Susanne Rubenstein teaches English at Wachusett Regional High School in Holden, Massachusetts. She is the author of Raymond Carver in the Classroom "A Small, Good Thing" (NCTE 2005), Go Public! Encouraging Student Writers to Publish (NCTE 1998). Her fiction and poetry have appeared in such publications as Literal Latte, The MacGuffin and The Worcester Review, and her essays on teaching have been published in The Christian Science Monitor, Voices from the Middle, School Arts, and Teacher Magazine as well as a number of collections, including NCTE's Short Stories in the Classroom. Susanne is active in the National Writing Project sites in Massachusetts and frequently presents workshops for teachers and students. She strongly believes that both need to share their words with the world.
View Susanne Rubenstein's Resume
Susanne's special interests are the teaching of contemporary literature and the teaching of writing.
Teaching Literature / “New Writers, New Readers—Voices of a New Generation”
Audience: 9–12 Teachers
This workshop offers high school teachers a rationale for integrating contemporary literature (1970’s to the present) into the curriculum, along with the materials and classroom activities to make this addition successful. This literature includes minimalist fiction (with a special emphasis on Raymond Carver), “Brat Pack” fiction, the writing of the Vietnam War, diverse voices, New Journalism, and work by the newest writers of the 21st century, and the workshop can be tailored to include any or all of the above. As a supplement to the more traditional curriculum, this “new literature” has the potential to turn reluctant readers into eager readers because it addresses the concerns and issues of adolescents today in language that speaks to them.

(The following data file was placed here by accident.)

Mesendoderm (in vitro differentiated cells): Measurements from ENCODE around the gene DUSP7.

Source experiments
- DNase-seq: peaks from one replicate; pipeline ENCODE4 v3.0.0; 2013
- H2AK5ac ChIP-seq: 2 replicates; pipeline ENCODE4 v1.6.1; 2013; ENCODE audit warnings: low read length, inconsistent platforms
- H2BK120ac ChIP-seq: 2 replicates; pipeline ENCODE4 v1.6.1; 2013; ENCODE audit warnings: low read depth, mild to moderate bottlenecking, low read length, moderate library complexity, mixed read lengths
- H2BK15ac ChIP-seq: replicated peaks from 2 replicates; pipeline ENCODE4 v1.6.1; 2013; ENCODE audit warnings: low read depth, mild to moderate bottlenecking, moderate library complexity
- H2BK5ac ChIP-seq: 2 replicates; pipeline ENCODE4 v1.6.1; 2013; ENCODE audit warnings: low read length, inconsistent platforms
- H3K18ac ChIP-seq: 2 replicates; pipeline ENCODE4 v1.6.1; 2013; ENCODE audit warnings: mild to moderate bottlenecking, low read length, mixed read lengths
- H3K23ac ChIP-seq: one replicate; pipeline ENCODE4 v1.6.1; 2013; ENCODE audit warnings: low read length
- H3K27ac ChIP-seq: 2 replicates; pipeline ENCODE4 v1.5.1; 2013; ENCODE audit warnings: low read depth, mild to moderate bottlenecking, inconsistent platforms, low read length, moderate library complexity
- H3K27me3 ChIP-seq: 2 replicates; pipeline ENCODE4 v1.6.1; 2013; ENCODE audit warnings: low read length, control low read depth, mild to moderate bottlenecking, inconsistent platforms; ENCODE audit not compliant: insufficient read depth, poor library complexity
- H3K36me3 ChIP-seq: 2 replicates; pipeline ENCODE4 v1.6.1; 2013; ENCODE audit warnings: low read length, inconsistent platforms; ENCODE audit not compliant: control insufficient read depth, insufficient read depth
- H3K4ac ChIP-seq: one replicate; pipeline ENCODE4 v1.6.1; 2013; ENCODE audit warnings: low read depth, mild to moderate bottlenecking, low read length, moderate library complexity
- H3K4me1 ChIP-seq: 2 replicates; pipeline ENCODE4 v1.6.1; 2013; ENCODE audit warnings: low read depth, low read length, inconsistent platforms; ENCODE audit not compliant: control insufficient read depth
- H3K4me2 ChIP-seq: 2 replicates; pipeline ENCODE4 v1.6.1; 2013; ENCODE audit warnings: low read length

Teaching Writing / “Spice Up the Process”
Audience: 6 – 12 Teachers
Under the demands of state-mandated testing, writing instruction can become too methodical and template-driven. This workshop offers both veteran and new teachers the opportunity to expand their work with and understanding of the writing process. In a supportive atmosphere, participants experience, through their own writing, all stages of the process—prewriting, writing, response, revision, rewriting and publication—and discover how process writing contributes to students’ success both in the classroom and on standardized tests. Participants develop a repertoire of classroom activities and assignments based on the process writing model that can be used throughout the curriculum. This workshop can be presented in abbreviated form in one daylong session, but it is designed to be offered in a series of sessions, allowing participants time for writing and revision.
Teaching Writing / “Publishing Our Students, Publishing Our Selves”
Audience: 6 – 12 Teachers
This workshop is for middle and high school teachers who are committed to the process writing model and who are eager to promote the last step of the process—publication. The first half of the workshop offers a variety of specific ideas and classroom activities that help students develop the confidence and ability to publish their work in a wide market. With the goal of publication in mind, students come to realize that the real purpose of writing is to communicate with an audience, and, with this understanding, they find a reason to write well. The second part of the presentation focuses on the teacher as published writer with the potential to be a strong voice in the field of education. The workshop also offers an overview of accessible markets for both students and teachers and information on the publishing process.